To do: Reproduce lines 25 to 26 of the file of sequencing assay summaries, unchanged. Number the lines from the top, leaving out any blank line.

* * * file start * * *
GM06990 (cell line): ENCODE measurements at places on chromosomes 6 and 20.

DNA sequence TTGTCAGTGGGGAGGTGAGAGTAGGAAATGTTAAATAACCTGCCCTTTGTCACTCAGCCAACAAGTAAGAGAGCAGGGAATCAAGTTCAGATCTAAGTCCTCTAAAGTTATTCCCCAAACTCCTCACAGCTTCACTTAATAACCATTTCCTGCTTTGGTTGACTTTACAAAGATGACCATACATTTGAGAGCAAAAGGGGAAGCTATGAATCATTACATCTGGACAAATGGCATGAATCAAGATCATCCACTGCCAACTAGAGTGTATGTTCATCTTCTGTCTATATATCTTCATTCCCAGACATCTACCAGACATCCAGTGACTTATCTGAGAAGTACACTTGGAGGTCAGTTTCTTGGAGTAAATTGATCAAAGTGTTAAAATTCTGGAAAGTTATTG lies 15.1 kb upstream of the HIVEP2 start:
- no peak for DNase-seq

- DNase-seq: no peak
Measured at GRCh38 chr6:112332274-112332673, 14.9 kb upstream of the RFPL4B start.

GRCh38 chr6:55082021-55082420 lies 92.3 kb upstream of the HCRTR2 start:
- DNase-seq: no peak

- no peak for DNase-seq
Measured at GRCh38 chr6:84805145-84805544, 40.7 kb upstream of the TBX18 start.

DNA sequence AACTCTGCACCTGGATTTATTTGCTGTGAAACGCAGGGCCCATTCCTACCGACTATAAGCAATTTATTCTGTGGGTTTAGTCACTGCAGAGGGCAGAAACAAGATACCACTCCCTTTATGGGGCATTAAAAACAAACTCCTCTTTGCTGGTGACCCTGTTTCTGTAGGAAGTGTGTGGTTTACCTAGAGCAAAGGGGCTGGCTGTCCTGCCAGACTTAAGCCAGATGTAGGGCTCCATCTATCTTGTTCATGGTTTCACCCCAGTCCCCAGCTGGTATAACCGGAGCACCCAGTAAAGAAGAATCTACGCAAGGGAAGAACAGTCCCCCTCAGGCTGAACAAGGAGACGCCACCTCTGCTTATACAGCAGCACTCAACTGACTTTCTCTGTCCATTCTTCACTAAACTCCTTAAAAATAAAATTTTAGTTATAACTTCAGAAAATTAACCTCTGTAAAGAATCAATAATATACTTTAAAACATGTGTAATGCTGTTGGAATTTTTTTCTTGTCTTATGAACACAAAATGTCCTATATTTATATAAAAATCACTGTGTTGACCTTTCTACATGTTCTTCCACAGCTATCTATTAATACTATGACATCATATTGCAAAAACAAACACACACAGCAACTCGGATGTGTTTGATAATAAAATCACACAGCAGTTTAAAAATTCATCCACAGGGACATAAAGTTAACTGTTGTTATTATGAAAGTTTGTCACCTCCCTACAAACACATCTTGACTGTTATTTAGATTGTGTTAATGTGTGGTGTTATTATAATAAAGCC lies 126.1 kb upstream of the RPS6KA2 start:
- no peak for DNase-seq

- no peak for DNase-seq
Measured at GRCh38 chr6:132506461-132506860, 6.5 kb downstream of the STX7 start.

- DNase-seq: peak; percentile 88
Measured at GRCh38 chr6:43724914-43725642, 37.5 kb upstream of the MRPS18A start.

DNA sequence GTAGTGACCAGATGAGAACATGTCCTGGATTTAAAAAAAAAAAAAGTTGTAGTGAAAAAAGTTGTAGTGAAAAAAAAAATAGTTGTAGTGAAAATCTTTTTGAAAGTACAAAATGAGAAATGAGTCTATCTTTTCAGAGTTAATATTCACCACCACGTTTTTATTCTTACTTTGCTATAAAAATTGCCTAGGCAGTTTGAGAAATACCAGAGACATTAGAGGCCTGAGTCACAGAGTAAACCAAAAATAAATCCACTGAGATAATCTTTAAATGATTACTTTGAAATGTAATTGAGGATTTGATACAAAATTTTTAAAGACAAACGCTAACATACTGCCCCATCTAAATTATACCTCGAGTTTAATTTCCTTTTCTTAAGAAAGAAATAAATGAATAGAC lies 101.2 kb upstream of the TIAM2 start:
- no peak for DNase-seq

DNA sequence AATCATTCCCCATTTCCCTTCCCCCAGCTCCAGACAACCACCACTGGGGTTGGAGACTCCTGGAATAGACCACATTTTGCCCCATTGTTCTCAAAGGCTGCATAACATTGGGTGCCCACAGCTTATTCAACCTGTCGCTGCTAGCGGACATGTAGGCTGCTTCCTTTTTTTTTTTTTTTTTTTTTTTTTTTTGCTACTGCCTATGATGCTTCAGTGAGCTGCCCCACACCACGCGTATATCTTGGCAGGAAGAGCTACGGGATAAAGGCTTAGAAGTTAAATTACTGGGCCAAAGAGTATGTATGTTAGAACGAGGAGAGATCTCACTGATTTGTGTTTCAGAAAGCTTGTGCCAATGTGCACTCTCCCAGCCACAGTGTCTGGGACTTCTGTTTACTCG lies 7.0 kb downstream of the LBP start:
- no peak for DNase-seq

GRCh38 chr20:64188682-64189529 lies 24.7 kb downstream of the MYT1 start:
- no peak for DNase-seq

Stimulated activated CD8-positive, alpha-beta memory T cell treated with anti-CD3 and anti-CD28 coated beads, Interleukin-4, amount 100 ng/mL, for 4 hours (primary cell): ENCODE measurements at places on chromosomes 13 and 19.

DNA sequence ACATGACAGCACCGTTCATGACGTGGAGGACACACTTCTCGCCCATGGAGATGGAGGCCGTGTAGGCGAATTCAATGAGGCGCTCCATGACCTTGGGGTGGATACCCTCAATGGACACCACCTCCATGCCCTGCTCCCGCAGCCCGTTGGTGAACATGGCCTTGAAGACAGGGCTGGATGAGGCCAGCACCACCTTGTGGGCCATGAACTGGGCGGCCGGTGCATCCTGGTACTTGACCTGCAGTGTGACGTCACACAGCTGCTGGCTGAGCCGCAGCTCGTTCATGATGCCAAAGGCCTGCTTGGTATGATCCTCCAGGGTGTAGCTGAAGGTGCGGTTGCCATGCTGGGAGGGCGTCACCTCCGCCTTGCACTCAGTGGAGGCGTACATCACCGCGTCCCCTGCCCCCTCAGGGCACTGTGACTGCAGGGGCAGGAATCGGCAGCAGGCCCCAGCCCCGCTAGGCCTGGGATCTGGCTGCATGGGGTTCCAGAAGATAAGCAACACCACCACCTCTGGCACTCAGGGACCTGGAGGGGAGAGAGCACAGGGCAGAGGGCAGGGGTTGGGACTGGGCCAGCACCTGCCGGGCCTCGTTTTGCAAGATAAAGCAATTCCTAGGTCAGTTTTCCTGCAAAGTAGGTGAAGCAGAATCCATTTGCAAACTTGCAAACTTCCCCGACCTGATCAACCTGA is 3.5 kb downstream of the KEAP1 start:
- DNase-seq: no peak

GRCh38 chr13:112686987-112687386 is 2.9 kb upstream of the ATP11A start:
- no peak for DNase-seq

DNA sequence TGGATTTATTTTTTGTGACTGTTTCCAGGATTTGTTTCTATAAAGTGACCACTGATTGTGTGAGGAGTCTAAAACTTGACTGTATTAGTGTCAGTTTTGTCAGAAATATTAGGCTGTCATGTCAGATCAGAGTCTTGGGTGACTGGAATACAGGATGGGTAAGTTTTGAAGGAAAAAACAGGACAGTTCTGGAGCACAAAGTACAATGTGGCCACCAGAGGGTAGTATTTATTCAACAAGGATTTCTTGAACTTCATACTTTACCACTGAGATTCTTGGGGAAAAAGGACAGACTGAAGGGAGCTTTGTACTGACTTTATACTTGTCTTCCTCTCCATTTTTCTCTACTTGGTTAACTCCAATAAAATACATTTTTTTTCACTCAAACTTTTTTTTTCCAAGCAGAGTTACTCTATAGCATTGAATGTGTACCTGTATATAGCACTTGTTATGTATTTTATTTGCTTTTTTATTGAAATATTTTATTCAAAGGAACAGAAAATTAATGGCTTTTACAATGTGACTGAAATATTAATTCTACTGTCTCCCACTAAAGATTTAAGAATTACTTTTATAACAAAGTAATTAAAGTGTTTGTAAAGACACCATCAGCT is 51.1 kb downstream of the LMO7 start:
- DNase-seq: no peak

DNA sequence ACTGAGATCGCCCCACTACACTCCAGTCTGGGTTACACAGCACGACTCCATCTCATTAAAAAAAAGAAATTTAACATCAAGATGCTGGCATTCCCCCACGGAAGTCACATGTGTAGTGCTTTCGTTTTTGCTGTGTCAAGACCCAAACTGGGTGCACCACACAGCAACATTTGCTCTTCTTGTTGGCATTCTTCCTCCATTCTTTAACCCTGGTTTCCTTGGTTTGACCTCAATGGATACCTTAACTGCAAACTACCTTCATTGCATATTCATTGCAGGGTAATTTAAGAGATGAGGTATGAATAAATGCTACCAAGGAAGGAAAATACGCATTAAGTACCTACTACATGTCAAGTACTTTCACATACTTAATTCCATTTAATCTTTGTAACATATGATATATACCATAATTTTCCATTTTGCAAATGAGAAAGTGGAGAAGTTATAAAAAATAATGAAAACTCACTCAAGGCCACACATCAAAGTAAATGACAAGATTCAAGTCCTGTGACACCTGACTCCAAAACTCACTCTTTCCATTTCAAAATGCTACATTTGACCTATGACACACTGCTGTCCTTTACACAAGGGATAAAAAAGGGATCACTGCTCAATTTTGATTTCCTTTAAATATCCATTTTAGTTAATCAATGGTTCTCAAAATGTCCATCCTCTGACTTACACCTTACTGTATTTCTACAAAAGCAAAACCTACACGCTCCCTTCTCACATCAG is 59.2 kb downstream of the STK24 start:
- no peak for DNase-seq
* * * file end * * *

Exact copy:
GRCh38 chr13:112686987-112687386 is 2.9 kb upstream of the ATP11A start:
- no peak for DNase-seq